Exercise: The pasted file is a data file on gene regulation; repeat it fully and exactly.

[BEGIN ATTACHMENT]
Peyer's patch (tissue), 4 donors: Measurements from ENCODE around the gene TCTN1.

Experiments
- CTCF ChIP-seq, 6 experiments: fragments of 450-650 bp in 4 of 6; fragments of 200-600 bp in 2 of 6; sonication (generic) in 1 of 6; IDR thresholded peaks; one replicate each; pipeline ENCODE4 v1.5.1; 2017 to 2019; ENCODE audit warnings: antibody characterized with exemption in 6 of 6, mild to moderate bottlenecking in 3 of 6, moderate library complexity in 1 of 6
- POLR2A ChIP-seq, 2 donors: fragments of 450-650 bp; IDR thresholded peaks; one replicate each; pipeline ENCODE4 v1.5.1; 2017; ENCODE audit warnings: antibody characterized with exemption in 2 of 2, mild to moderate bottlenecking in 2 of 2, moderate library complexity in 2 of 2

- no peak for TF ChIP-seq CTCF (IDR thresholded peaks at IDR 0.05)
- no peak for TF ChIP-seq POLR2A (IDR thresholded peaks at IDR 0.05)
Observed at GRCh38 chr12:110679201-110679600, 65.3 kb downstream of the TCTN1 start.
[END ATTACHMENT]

Peyer's patch (tissue), 4 donors: Measurements from ENCODE around the gene TCTN1.

Experiments
- CTCF ChIP-seq, 6 experiments: fragments of 450-650 bp in 4 of 6; fragments of 200-600 bp in 2 of 6; sonication (generic) in 1 of 6; IDR thresholded peaks; one replicate each; pipeline ENCODE4 v1.5.1; 2017 to 2019; ENCODE audit warnings: antibody characterized with exemption in 6 of 6, mild to moderate bottlenecking in 3 of 6, moderate library complexity in 1 of 6
- POLR2A ChIP-seq, 2 donors: fragments of 450-650 bp; IDR thresholded peaks; one replicate each; pipeline ENCODE4 v1.5.1; 2017; ENCODE audit warnings: antibody characterized with exemption in 2 of 2, mild to moderate bottlenecking in 2 of 2, moderate library complexity in 2 of 2

- no peak for TF ChIP-seq CTCF (IDR thresholded peaks at IDR 0.05)
- no peak for TF ChIP-seq POLR2A (IDR thresholded peaks at IDR 0.05)
Observed at GRCh38 chr12:110679201-110679600, 65.3 kb downstream of the TCTN1 start.